I have never lived in a small town so I can’t say I know where you are coming from where that is concerned, but the law states (federal law) that employers must make “reasonable” accomodations for handicap employees. You have the right to force the issue. As for the “filing” part of your job description, couldn’t they allow you to come in maybe once or twice a week to get that done? That seems like a “reasonable” modification to me.
Finally, the right attourney would jump all over this one should you be willing to take it that far. Like I said, I can’t relate to the small town ramifications, but your rights are your rights under law.
AnonymousAugust 7, 2006 at 2:34 am
Thanks for the suggestions. I actually have thought about calling up some old political contacts which is so unlike me I know I’m p.o.’d. I’m still waiting for that letter from my doctor stating he thinks I have CIDP and he is waiting to make sure it’s not MS, which he is “positive” it isn’t. Hopefully that will come this week and I can get the ball rolling again. I’m trying to give them the opportunity to do the right thing before I go making a stink in my own back yard. Of course there is the definition of “reasonable” also. I may be wrong but from what I recall of my Federal days “unreasonable” could be that you simply can’t afford to make accomodations for this particular person. For example, the only handicapped bathroom is on the other side of the building from me through three heavy doors, all of which close automatically, not electric, they just slam shut on your way through. From my days on crutches it’s a long way with lots of obstacles and when I was on prednisone there were days I barely made it even with people jumping up to open the doors for me. I was kind of joking at first when I asked if we could put a port-a-potty on the deck outside my office, but some days I have to do a wobble-sprint to get there in time so it’s not really funny. I did seriously ask about converting the doors to handicapped doors and got the brush off “we’re investigating lots of changes” but I haven’t pursued it in the last few months. If I end up using a wheelchair though there is no question I can’t get through the doors by myself.
This is a bit of a tangent but not really. I got into a discussion with a friend who left working for our Town and now works for the State. She was immediately put in charge of a lady who has MS and is in a wheelchair and found herself with a delima. This lady no longer has control of her bowels or bladder and when she has an accident at work it is up to her coworkers to clean her off and get her in a new Depends, even the men have had to take her to the bathroom and sponge her off. All of them are too embarrased to say ‘no’ and they are afraid she will sue them if they do. I’m waiting to see how my friend handles this situation but in light of that sort of accomodation it makes what I’m asking for seem like nothing!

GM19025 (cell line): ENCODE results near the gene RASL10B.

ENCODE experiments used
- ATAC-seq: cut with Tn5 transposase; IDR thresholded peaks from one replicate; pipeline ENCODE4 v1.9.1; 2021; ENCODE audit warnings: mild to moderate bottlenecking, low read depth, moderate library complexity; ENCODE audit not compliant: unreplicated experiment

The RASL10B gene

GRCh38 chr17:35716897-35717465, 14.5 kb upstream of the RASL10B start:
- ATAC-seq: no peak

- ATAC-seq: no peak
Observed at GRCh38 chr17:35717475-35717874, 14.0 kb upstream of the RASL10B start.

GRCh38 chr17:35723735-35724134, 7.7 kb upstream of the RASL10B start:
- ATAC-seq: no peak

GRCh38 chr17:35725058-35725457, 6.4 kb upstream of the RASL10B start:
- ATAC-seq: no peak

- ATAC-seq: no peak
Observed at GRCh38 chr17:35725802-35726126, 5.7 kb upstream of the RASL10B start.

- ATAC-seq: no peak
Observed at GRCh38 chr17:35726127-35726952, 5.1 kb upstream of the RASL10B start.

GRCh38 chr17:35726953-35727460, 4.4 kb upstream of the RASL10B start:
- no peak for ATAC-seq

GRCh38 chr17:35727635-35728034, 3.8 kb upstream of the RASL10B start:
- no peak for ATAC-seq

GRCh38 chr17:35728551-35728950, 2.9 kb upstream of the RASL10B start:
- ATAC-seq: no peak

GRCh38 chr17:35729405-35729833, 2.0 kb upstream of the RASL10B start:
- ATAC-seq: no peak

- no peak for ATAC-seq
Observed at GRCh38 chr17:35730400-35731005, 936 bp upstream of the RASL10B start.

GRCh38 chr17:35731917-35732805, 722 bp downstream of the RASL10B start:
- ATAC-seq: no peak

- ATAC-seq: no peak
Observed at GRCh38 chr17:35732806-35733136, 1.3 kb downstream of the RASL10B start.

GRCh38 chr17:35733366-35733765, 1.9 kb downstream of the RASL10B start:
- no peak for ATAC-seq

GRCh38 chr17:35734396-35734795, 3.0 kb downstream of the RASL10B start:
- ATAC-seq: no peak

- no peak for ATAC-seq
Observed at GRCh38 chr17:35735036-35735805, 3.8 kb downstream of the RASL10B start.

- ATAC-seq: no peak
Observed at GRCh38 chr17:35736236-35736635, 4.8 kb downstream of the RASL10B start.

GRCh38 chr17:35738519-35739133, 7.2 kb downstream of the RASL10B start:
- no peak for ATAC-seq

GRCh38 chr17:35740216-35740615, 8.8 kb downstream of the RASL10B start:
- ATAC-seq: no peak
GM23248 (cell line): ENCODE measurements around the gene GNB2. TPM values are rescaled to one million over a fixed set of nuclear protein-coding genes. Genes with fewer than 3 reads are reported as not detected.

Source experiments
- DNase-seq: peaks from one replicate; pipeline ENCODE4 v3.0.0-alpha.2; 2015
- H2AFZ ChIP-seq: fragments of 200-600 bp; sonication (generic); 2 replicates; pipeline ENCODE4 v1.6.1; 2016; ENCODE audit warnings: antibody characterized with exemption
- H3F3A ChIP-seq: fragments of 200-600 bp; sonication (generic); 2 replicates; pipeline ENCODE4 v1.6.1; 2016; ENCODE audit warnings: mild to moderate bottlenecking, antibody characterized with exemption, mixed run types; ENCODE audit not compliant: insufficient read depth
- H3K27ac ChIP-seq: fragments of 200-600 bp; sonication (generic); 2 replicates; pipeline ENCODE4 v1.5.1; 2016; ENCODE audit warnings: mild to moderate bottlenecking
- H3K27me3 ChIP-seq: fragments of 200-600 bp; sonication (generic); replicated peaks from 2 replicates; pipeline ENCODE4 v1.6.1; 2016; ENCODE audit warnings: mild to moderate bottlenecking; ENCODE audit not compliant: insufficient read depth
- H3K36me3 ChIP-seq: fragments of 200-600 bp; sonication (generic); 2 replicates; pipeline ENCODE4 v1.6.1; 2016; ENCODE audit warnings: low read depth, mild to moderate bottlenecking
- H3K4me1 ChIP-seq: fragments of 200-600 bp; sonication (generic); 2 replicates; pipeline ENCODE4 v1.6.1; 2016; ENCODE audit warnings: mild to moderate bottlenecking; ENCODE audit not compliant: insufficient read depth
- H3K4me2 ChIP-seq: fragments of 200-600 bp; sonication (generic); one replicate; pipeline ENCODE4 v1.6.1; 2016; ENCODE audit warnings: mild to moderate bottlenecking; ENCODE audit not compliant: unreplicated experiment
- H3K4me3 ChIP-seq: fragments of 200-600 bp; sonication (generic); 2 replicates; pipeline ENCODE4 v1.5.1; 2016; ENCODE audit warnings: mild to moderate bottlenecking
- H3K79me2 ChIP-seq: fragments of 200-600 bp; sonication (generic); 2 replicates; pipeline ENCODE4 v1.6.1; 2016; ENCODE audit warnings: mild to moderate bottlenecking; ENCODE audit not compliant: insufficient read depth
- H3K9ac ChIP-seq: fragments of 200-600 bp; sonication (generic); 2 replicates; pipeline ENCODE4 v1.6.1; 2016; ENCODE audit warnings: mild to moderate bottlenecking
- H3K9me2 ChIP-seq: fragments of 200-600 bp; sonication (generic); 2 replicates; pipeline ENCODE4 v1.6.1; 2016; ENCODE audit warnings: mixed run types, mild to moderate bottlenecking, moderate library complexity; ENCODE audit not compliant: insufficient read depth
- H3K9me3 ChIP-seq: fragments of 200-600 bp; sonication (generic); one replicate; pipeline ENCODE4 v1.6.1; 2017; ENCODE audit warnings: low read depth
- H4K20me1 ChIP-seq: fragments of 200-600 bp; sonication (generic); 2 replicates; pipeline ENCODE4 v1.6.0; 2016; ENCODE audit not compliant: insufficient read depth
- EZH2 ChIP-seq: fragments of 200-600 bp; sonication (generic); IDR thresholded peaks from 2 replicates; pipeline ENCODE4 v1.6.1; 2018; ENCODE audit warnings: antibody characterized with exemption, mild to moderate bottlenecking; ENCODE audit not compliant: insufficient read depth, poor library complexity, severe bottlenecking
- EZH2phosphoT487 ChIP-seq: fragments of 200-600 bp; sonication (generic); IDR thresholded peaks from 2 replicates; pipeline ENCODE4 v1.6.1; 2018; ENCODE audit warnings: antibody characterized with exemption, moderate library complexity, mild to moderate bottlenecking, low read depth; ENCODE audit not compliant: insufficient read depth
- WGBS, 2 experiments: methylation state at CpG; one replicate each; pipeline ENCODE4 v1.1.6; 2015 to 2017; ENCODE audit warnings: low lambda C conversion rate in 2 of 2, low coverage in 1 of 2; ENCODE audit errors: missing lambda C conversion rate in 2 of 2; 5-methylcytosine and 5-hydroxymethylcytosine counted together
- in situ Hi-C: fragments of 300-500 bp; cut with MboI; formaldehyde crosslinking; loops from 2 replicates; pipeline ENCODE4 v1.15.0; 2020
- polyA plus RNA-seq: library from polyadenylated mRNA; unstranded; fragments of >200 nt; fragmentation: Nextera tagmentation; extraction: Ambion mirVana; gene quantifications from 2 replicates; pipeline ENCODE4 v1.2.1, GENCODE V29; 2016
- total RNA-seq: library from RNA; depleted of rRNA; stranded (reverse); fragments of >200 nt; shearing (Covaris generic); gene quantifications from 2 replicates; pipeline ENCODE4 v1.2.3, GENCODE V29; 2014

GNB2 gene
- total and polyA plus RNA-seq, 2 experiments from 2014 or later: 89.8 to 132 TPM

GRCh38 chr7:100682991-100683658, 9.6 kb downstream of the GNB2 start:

AnonymousAugust 7, 2006 at 7:46 am
Ah, I see you caught my quoted “reasonable”! That’s the kicker. However, it puts the monkey on the employer’s back because they have to provide paperwork to prove that an accommodation would not be “reasonable”. That’s another tack you could take, by the way: try to figure out a way to bury them in paperwork. In my experience, especially where change is concerned, government employees hate dealing with the mountain of paperwork required for some things. ADA makes it clear that proof has to be given showing that accommodations are “unreasonable”. Sometimes I have seen a simple memo copied to the right people (and blind copied to some important people) generate a firestorm of activity to avoid the paperwork. 😉 That’s a low-down trick, but when folks are not doing the right thing up front I have no problem not following tact and decorum. 😀
I completely understand trying to give them time to do the right thing. Political contacts can be a really great ace-in-the-hole too. I hope things work out for you without causing allot of hassles for you. I have noticed lately that my co-workers are basically writing me off not including me in any activities planned on days they know full well I’ll be in the office (every Tuesday). There is some jealousy there, I think. Also, there may be some resentment. I don’t know for sure, but I think some of them have an underlying doubt that CIDP can be as devastating as we here on the forums know all too well.
AnonymousAugust 7, 2006 at 3:41 pm
Thanks for the laugh Eric, just the visual created when I thought of burying them in the dreaded paperwork was enough to make me giggle. I did receive some good news today, the leave transfer program has passed and six people came to me today to say they will give me a week of leave when I’m out of short term disability. Others have said they will give whatever it takes to keep me working there because they don’t want me to leave. I almost cried it made me feel so good. Whatever the top thinks, obviously the bottom up wants me there and still feels I’m productive. YEA!
AnonymousAugust 8, 2006 at 6:46 pm
here’s another one for you … you know that look someone gets after they’ve read the memo documenting your situation and see to whom it has been copied … then … wait for it … the smile is sagging … the twitching eyebrow … YES … they realize everyone else who got a copy of this memo is higher up the ladder than they are 😀
AnonymousAugust 9, 2006 at 11:08 am
Hey thanks Eric – I see you and I have a similar sense of humor! That memo should go out sometime in the next week so I’ll let you know how people respond. To be honest they are much more concerned about political issues right now to even care about me which may work in my favor. The last thing they need right now is another law suit… yesterday I asked for a new chair, one with a high back because my neck muscles are weak and I got “whatever you need” in writing so I’m going shopping online after lunch. I think I’ll go a step further and get a new mouse too – one with a track ball so I don’t have to move my arm so much. I’m so pathetic I felt guilty about asking for a new chair until I walked into the Finance department today and saw that ALL of them have new chairs – all with high backs and adjustable arms. I don’t feel guilty anymore but it’s clear I have to ask for what I need as they sure aren’t going to think of me when they order new stuff. Sigh. I hate being the squeaky wheel but obviously that works so I’ll have to change my attitude.
Thanks again Eric, it’s wonderful to know that there are people out there as frustrated as I am but still retaining their sense of humor.
I had a funny morning – they had an “all hands on deck” to do a big mailing about some drastic move the Town Council made last night. They asked me to help and for awhile I was OK, slower than others but still getting things done. Then when my nerves started giving out suddenly envelopes started flying in all directions spilling their contents all over the table. I thought it was funny, one person thought I was just pissed and doing it on purpose, the rest were shocked. That’s when I really started laughing, there is nothing like a personal demonstration to remind people that even if you look OK you aren’t. Hee Hee.